It was a casual statement, almost an afterthought.
The woman said, “I save on the things I need so we can buy the things we want.”
She was a consumer at the annual industry coupon conference hosted by the Association of Coupon Professionals, participating in panel discussion, curated and moderated by the folks at ALL YOU Magazine. And her statement came in response to a question about why she uses coupons.
Just one woman’s reasoning and it shouldn’t be taken as representing any number of households. But, still, it so very nicely sums up the changing attitudes among shoppers regarding coupon use: from almost panicked use just a couple of years ago to today’s more thoughtful coupon use that’s part of a new measured frugality.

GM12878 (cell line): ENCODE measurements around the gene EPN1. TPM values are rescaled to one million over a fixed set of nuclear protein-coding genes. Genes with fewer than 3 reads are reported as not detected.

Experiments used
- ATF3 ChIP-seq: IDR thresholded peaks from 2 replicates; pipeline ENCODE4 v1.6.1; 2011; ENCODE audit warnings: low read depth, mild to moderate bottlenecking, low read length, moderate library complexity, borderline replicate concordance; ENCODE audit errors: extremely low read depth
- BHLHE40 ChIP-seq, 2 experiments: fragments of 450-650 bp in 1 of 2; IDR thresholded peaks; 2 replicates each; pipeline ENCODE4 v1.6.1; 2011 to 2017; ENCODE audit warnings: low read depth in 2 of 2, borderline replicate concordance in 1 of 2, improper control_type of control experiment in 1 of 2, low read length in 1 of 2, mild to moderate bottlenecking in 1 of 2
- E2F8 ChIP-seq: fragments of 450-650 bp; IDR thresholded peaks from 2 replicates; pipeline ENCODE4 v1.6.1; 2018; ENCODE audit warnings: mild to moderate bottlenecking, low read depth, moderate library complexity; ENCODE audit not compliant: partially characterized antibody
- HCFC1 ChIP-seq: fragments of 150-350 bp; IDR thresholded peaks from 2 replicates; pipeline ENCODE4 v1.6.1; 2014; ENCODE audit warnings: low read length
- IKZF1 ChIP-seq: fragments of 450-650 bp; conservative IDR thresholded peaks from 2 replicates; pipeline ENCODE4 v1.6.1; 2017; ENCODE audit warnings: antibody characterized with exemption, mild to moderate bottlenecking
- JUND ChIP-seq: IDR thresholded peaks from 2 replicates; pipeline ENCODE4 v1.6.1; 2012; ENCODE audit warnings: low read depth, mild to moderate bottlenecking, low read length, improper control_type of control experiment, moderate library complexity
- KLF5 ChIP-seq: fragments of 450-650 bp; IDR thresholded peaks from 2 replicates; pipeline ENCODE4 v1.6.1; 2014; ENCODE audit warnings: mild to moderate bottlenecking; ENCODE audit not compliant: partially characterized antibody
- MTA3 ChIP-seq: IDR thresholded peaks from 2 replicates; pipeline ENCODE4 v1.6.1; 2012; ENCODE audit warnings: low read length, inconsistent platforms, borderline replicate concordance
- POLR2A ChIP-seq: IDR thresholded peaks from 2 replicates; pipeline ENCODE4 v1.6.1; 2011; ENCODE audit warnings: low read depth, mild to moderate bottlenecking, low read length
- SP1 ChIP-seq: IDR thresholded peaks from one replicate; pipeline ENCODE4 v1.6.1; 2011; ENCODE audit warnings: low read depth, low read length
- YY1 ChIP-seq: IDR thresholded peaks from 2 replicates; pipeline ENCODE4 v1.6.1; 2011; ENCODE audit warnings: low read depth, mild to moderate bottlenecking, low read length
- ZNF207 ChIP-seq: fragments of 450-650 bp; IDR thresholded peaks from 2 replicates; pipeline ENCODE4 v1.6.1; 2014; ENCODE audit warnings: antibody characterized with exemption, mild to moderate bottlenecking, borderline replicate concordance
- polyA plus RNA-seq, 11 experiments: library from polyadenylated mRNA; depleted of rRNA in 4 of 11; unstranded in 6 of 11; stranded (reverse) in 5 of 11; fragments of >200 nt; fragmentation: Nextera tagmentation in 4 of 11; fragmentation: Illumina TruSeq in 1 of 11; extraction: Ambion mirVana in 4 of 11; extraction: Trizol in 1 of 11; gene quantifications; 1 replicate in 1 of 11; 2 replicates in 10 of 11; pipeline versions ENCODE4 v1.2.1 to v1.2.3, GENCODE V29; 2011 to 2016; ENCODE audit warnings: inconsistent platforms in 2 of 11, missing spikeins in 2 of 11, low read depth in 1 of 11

Coupons are no longer perceived — as they they were in the late 1990’s and early 2000’s — as something to ignore or even disdain. But they aren’t quite the “must have” accessory that they were in 2009 when redemption shot up nearly 30 percent. Instead, they are an important part of the American shopping context, enabling “smart living.”
I’m not sure this is entirely bad news even if your brand is more of “a thing she needs” rather than “a thing she wants.” The issue is more about figuring out how your product fits in her shopping basket and optimizing your promotional efforts to maintain and grow a solid position.